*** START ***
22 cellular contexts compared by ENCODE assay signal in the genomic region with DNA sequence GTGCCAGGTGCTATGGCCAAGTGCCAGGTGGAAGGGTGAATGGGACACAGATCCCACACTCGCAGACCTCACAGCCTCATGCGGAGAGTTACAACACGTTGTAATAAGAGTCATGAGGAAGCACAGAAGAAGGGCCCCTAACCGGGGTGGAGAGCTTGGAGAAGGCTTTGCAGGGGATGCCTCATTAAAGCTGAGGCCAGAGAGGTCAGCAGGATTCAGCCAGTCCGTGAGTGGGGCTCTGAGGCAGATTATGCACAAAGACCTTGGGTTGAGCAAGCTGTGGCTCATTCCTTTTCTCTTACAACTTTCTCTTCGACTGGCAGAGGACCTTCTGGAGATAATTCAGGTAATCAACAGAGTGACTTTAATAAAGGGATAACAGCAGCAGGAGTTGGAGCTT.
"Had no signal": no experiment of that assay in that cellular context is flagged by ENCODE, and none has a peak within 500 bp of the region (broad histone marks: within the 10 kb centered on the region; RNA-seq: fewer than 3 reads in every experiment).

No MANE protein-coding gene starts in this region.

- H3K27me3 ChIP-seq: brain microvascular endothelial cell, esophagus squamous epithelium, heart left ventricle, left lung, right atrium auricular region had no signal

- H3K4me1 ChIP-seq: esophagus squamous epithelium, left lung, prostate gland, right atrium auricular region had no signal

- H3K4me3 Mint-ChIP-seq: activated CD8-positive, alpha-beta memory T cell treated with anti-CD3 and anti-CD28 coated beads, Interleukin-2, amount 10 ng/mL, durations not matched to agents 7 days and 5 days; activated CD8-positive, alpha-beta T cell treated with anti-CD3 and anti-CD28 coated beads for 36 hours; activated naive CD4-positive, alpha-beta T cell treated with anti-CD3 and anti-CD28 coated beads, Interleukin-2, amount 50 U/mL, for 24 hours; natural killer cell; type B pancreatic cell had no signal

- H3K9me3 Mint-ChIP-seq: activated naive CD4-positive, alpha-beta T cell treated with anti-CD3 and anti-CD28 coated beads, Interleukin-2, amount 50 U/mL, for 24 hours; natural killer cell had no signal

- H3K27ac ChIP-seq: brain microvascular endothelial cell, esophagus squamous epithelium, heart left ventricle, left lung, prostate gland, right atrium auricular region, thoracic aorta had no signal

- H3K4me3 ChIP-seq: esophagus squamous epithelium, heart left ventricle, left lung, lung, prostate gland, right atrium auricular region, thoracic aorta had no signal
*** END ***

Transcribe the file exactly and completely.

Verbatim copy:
22 cellular contexts compared by ENCODE assay signal in the genomic region with DNA sequence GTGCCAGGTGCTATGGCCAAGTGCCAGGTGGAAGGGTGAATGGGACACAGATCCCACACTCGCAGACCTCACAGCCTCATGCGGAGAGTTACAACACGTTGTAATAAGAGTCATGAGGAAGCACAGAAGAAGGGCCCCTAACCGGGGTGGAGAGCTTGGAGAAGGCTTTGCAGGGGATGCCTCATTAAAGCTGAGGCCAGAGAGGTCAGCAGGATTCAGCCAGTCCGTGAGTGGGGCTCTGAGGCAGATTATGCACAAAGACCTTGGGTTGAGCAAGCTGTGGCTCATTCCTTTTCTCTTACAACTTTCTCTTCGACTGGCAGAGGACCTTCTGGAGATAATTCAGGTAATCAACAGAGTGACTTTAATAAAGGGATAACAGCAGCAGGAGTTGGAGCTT.
"Had no signal": no experiment of that assay in that cellular context is flagged by ENCODE, and none has a peak within 500 bp of the region (broad histone marks: within the 10 kb centered on the region; RNA-seq: fewer than 3 reads in every experiment).

No MANE protein-coding gene starts in this region.

- H3K27me3 ChIP-seq: brain microvascular endothelial cell, esophagus squamous epithelium, heart left ventricle, left lung, right atrium auricular region had no signal

- H3K4me1 ChIP-seq: esophagus squamous epithelium, left lung, prostate gland, right atrium auricular region had no signal

- H3K4me3 Mint-ChIP-seq: activated CD8-positive, alpha-beta memory T cell treated with anti-CD3 and anti-CD28 coated beads, Interleukin-2, amount 10 ng/mL, durations not matched to agents 7 days and 5 days; activated CD8-positive, alpha-beta T cell treated with anti-CD3 and anti-CD28 coated beads for 36 hours; activated naive CD4-positive, alpha-beta T cell treated with anti-CD3 and anti-CD28 coated beads, Interleukin-2, amount 50 U/mL, for 24 hours; natural killer cell; type B pancreatic cell had no signal

- H3K9me3 Mint-ChIP-seq: activated naive CD4-positive, alpha-beta T cell treated with anti-CD3 and anti-CD28 coated beads, Interleukin-2, amount 50 U/mL, for 24 hours; natural killer cell had no signal

- H3K27ac ChIP-seq: brain microvascular endothelial cell, esophagus squamous epithelium, heart left ventricle, left lung, prostate gland, right atrium auricular region, thoracic aorta had no signal

- H3K4me3 ChIP-seq: esophagus squamous epithelium, heart left ventricle, left lung, lung, prostate gland, right atrium auricular region, thoracic aorta had no signal